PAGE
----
Developmental Milestones

It’s helpful to understand the important clues in your child’s development, like how your little one moves, acts, speaks, learns, plays, and interacts.

There are things most children can do by a certain age.

In today’s article, we’ll be talking about milestones which your child reaches during the ninth month. These milestones are as defined by Centers for Disease Control and Prevention (CDC).

Let’s now explore these first-time actions which are called developmental milestones.

What Can Most Babies Do By Month 9?

First up, let’s look at emotional and social milestones. Your baby:

  • Is clingy, shy, or afraid of being around strangers
  • Makes facial expressions such as happy, sad, surprised, and angry
  • Turns to you when you call his name
  • Reaches out for you or cries when you’re leaving
  • Giggles or smiles when playing peek-a-boo 

Second, communication and language milestones. Your baby:

  • Makes different sounds like “baba” or “mama”
  • Lifts arms as wanting to be picked up 

Third, cognitive milestones. These include thinking, learning, and problem-solving. Your baby:

  • Looks for things that he’s dropped out of sight (like a toy or spoon)
  • Bangs two objects together

And the fourth, movement and physical development milestones. Your baby:

  • Gets to a sitting position by himself
  • Moves objects from one hand to his other hand
  • Uses his fingers to bring food towards himself
  • Sits without any support

You know your baby best.

If you might feel that your baby is not meeting one or more milestones, has lost skills he or she once had, or if your child might have special healthcare needs, please see your pediatrician as early as possible.

During the visit to your pediatrician, it’s important to discuss these things:

  • Has your baby lost any skills he or she once had?
  • What does your baby like to do?

Please don’t be alarmed if your baby hasn’t quite hit some or all of these milestones by the end of month 9. Human beings are a varied bunch, and we all develop at different rates.

These milestones are “averages”, and some babies will cross them earlier or later than the herd.

There’s no need for worry about milestones in month 9 but there’s no harm in discussing things with your pediatrician if there is anything of concern.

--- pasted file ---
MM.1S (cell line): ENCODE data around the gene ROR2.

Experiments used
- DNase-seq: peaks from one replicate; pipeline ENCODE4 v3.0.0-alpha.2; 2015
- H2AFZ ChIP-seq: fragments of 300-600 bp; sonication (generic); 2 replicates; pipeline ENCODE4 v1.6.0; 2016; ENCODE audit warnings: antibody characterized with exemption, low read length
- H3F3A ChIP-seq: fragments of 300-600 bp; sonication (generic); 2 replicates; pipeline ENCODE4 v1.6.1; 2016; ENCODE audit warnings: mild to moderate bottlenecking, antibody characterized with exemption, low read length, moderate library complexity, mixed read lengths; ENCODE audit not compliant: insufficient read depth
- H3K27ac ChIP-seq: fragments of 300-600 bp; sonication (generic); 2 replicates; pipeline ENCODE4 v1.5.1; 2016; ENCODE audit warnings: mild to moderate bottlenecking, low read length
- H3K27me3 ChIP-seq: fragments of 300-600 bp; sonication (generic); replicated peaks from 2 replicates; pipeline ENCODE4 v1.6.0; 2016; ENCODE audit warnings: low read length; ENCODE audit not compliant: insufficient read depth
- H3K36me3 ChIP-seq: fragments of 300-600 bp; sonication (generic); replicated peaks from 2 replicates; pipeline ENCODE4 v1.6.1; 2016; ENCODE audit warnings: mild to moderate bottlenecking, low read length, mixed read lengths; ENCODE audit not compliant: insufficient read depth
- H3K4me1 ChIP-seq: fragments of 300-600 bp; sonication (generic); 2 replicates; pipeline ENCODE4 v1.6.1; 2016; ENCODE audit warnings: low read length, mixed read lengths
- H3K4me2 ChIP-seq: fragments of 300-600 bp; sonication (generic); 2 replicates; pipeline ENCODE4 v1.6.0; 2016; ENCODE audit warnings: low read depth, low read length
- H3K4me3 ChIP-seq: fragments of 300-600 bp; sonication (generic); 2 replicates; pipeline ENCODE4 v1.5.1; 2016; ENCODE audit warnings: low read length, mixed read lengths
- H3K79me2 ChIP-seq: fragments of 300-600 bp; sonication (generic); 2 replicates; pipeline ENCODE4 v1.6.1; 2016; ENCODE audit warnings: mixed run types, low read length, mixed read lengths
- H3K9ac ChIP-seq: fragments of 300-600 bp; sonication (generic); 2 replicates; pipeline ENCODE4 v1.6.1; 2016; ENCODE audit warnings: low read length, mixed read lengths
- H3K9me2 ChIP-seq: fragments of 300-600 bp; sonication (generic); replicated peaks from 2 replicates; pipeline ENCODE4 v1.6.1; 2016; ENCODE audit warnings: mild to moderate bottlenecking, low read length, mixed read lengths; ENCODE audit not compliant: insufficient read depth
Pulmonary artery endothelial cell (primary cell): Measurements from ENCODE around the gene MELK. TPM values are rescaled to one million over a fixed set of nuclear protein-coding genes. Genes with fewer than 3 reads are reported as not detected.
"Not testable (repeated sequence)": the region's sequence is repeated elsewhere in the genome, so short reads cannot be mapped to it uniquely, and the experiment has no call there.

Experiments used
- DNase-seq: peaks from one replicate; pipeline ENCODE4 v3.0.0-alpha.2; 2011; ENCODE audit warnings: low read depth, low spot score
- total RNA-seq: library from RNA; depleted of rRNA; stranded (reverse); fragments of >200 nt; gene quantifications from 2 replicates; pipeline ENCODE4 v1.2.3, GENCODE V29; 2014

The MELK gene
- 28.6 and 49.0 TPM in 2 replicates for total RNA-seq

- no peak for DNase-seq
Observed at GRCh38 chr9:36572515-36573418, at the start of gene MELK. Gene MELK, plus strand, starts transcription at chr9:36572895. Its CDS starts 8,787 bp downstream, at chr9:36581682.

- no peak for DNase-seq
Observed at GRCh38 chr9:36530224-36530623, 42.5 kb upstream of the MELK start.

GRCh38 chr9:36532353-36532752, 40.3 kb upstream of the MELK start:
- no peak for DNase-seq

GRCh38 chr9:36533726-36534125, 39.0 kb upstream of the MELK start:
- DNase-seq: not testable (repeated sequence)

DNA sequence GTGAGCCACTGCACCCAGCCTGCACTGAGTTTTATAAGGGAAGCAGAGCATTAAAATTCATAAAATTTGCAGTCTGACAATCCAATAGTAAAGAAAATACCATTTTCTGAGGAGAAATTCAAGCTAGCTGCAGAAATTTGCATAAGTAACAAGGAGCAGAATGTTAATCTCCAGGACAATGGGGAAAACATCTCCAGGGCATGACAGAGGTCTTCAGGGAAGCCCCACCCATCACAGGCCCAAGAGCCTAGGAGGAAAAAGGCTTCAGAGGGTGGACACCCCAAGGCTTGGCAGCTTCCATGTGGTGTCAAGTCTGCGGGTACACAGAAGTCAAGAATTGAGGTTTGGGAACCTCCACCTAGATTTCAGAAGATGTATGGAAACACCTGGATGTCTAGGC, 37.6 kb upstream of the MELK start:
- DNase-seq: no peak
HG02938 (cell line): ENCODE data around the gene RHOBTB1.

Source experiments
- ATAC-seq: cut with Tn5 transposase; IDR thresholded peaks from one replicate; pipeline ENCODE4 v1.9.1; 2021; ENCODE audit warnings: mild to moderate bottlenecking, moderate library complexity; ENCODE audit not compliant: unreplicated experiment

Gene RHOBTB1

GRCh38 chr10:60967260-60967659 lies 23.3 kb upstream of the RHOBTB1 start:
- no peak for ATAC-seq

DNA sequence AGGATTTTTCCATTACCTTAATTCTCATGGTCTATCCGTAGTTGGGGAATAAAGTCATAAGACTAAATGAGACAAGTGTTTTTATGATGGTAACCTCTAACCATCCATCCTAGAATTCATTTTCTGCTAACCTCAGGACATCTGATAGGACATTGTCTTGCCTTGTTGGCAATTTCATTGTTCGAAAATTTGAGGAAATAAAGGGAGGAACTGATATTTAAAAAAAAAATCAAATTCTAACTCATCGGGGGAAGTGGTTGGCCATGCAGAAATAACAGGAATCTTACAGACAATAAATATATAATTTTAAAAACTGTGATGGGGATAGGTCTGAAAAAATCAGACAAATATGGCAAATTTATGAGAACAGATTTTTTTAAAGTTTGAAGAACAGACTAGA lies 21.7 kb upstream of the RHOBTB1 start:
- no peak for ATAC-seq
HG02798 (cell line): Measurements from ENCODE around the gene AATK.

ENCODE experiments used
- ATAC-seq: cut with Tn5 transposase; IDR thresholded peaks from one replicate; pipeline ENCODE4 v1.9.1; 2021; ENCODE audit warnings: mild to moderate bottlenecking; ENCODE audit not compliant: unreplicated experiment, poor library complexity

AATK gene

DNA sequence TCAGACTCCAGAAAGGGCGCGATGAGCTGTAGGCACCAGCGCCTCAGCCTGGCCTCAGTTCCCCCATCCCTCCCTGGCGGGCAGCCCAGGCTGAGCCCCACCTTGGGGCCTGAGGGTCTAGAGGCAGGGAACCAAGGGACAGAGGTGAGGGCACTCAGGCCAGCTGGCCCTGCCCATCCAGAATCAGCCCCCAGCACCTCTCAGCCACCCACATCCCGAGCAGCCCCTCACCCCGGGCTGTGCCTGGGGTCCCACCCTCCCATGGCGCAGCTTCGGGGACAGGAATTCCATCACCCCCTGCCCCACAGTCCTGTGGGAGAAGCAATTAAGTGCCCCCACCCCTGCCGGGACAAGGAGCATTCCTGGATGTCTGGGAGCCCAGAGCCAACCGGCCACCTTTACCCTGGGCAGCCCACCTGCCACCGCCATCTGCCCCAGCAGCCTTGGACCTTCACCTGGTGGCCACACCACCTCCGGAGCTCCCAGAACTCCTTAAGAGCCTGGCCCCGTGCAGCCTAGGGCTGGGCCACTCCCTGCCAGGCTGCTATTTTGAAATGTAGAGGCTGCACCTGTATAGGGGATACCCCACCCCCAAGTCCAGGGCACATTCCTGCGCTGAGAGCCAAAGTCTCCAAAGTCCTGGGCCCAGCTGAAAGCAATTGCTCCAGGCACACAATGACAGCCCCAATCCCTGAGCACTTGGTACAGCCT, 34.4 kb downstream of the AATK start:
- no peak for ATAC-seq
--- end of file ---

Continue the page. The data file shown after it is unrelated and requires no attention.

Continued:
It’s Time for Developmental Screening!

Please remember that at 9 months, your baby is due for general developmental screening. This is as per recommendation by the American Academy of Pediatrics.

Ask your pediatrician about your baby’s developmental screening.

You Play a Great Role in Your Baby’s Learning and Brain Development

You are your baby’s first and best teacher, and it’s you who can help him or her the most with this learning and brain development phase.

Here are some simple activities to try with your baby:

Repeat your baby’s sounds and say simple words using those sounds.

For example, if your baby says “bababa,” repeat “bababa,” then say “book.”

Place toys on the ground or on a play mat a little out of reach and encourage your baby to crawl, scoot, or roll to get them.

Celebrate when she reaches them.

Teach your baby to wave “bye-bye” or shake his head “no.”

For example, wave and say “bye-bye” when you are leaving. You can also teach simple baby sign language to help your baby tell you what he wants before he can use words.

Play games, such as peek-a-boo.

You can cover your head with a cloth and see if your baby pulls it off.

Play with your baby by dumping blocks from a container and putting them back in together.

Play games with your baby, such as my turn, your turn.

Try this by passing a toy back and forth.

“Read” to your baby.

Reading can be talking about pictures. For example, while looking at books or magazines, name the pictures as you point to them.

Limit screen time (TV, tablets, phones, etc.) to video calling with loved ones.

Screen time is not recommended for children younger than 2 years of age. Babies learn by talking, playing, and interacting with others.

Cute Baby Sitting on Grass

Tips and Activities for Baby’s 9th Month

Find out about choking risks and safe foods to feed your baby.

Let him practice feeding himself with his fingers and using a cup with a small amount of water. Sit next to your baby and enjoy mealtime together. Expect spills. Learning is messy and fun!

Ask for behaviors that you want.

For example, instead of saying “don’t stand,” say “time to sit.”

Help your baby get used to foods with different tastes and textures.

Foods can be smooth, mashed, or finely chopped.

Your baby might not like every food on the first try. Give him a chance to try foods again and again.

Say a quick and cheerful goodbye instead of sneaking away so your baby knows you are leaving, even if he cries.

He will learn to calm himself and what to expect. Let him know when you return by saying “Daddy’s back!” 


Keep in mind that it’s not exactly when your baby gets to sit up by himself or utters his first words. What’s more important is that they’re progressing with their development.

In our next article, we’re going to discuss baby milestones for 12-month-olds. We look forward to seeing you then!

How’s your 9-month-old doing?

We’d love to hear from you! Let us know in the comments below.

Thanks for stopping by!

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